Originally created 07/04/04

'Father Joe' offers guidance and a good story

Tony Hendra is a satirist whose name is familiar to readers of National Lampoon and Spy magazines, and to moviegoers who have seen him in "This Is Spinal Tap."

So he would seem to be an unlikely candidate to take on the story of a Benedictine monk whose understanding of God and of the human spirit would help guide, ground and ultimately heal one man's life.

But that is what Hendra has done in "Father Joe," an endearing love letter to Joseph Warrilow, the monk who became Hendra's spiritual mentor, father figure and friend after they met when Hendra was only 14.

Hendra had been sent to Quarr Abbey to talk to Father Joe after being caught kissing a married woman. Hendra, who was familiar with the harsher side of religious education, was prepared for the worst when he entered the abbey.

When Father Joe came into Tony's room at the abbey, the frightened 14-year-old immediately knelt at the monk's side.

"'No no no no,' said Father Joseph Warrilow seventeen times. 'Sit down next to me.'

"... His hand relaxed slightly over mine and I began to feel its warmth. The intimacy took me aback, but I was drawn in by something stronger. There was a stillness in the room, the same stillness I'd noticed earlier when we'd arrived, this time without any apprehension. A calm suffused me, a physical sensation running through my body like a hot drink on a cold night. For the first time in a week, all my fears melted away.

"'Now, dear," he said, eyes still closed, 'tell me everything."'

From that first conversation, which Father Joe concluded by telling Tony the only sin he had committed was that of selfishness, Hendra's compass had been reset and was now guided by the North Star that was Father Joe.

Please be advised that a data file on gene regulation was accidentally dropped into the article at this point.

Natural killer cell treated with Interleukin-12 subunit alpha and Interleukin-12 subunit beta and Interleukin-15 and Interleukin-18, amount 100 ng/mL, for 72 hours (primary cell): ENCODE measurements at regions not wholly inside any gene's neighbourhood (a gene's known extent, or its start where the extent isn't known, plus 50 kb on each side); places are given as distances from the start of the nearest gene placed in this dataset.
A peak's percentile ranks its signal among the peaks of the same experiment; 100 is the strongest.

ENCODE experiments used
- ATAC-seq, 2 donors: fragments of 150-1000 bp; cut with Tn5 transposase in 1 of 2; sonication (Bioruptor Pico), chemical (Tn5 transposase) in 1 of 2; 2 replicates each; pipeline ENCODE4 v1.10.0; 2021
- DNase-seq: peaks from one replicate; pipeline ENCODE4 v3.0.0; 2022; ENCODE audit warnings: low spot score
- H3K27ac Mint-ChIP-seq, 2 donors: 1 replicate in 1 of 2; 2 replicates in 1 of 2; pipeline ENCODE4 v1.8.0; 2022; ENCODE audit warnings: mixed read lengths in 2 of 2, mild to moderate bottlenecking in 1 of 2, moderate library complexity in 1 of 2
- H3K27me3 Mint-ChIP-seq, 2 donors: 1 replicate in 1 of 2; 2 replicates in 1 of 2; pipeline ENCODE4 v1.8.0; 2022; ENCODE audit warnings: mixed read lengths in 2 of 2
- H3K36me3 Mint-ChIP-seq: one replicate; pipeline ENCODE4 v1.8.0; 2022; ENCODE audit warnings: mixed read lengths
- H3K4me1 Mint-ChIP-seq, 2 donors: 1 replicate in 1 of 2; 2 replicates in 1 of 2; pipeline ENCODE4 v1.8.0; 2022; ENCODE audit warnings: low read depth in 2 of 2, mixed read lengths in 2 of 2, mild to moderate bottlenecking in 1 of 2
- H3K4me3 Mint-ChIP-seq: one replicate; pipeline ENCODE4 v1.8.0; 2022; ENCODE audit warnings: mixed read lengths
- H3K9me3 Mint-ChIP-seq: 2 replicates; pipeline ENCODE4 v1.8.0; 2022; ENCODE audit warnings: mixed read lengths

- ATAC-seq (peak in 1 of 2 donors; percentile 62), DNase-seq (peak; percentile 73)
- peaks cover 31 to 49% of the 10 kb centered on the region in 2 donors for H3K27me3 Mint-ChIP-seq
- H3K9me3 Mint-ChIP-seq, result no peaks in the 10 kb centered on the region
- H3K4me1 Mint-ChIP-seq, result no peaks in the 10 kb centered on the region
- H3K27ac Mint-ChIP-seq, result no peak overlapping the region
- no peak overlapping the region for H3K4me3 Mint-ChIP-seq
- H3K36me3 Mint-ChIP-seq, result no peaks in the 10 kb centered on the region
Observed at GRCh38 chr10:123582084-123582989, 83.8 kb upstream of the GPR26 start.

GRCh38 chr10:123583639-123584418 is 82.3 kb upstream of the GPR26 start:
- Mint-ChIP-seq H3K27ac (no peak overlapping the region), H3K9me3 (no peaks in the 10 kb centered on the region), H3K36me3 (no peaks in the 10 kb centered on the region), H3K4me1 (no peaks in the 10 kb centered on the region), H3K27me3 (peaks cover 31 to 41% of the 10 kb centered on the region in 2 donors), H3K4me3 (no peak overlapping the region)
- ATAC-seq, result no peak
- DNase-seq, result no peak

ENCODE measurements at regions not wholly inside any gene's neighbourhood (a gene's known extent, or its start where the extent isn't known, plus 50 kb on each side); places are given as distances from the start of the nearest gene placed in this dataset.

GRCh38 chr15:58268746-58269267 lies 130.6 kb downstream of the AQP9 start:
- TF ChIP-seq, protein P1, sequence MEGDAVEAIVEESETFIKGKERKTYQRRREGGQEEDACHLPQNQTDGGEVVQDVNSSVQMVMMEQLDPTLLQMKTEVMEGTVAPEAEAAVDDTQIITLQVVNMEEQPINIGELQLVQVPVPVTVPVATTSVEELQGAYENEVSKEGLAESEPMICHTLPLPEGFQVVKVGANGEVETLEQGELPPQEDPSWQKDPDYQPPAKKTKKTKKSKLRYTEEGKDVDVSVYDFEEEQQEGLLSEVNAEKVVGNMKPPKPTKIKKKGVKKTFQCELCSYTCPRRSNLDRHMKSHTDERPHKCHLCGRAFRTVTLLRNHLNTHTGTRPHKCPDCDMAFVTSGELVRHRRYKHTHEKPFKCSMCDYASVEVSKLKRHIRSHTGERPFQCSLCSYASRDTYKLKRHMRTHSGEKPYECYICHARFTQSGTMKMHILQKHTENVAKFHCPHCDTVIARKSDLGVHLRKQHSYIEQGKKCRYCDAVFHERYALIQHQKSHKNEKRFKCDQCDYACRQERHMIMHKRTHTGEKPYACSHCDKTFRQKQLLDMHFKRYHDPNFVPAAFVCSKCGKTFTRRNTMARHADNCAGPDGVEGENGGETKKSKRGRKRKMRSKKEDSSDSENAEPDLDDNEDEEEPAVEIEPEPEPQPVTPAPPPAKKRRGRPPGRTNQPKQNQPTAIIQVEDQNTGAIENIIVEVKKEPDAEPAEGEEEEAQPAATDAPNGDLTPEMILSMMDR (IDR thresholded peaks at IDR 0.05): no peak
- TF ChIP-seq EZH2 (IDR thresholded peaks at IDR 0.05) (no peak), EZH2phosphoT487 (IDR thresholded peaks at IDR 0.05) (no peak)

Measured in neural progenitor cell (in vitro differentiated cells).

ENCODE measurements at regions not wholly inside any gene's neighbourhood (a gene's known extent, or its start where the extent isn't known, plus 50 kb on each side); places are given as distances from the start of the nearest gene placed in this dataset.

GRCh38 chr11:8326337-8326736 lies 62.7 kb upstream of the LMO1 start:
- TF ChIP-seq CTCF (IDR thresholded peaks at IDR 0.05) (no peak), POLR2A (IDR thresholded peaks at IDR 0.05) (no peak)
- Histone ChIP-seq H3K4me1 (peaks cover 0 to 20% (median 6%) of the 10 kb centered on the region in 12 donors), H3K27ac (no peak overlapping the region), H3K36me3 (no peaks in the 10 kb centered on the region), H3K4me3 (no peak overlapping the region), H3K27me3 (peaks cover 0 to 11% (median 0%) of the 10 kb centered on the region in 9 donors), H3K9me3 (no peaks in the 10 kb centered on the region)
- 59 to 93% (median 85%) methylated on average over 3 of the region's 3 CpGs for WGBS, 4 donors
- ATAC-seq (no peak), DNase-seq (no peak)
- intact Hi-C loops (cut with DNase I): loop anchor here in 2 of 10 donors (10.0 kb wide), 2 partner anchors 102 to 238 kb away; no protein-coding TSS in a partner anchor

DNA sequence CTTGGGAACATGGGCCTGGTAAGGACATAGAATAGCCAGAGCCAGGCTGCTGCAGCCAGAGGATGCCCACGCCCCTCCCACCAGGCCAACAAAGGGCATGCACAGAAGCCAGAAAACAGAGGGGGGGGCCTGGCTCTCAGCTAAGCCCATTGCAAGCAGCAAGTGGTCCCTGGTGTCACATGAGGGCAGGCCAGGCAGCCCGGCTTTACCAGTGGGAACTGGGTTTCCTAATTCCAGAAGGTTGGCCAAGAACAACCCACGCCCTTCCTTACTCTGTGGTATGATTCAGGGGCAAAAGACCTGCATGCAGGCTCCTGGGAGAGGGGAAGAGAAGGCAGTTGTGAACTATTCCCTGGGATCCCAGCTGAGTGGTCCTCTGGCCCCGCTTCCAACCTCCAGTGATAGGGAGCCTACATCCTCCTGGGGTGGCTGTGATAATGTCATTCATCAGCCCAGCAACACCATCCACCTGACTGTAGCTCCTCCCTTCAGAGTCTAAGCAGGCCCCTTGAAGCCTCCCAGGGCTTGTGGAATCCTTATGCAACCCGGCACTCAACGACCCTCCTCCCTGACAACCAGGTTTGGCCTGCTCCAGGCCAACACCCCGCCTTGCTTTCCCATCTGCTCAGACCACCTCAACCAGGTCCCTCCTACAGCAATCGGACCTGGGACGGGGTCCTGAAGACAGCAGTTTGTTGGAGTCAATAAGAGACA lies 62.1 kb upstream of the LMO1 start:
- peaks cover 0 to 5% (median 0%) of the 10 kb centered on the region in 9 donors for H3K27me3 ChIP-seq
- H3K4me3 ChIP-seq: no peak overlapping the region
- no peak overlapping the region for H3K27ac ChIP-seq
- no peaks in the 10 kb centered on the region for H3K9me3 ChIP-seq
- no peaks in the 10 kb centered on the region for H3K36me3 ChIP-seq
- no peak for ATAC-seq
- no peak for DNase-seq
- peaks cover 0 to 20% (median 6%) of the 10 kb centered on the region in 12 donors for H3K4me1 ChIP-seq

After that meeting and the many more that followed, Hendra eventually sought to become a member of Father Joe's order. But when Father Joe learned that Hendra, who was by then ensconced at Quarr Abbey on his way to becoming a monk, had been accepted at Cambridge, his orders were clear:

"I'm sorry, Tony dear. You must leave today."

And with that, Hendra headed to Cambridge, where he discovered satire, Monty Python and Dudley Moore, and where he decided that saving the world through prayer wasn't his path after all, choosing instead to "save it through laughter."

Hendra eventually moved to New York, "a city whose true coat of arms is a wrecking ball rampant on a field of Sheetrock." Divorce and depression, professional disappointments, personal deceits and spiritual confusion all took their toll. But through them all Hendra had a place to turn, a man who offered only his own truths and love, never judgment.

Hendra, with all his personal and professional exploits, no doubt added a vicarious dimension to Father Joe's life. But it was the constant grace that Father Joe bestowed on Hendra that was the true gift for Hendra and for the reader of his inspiring memoir.


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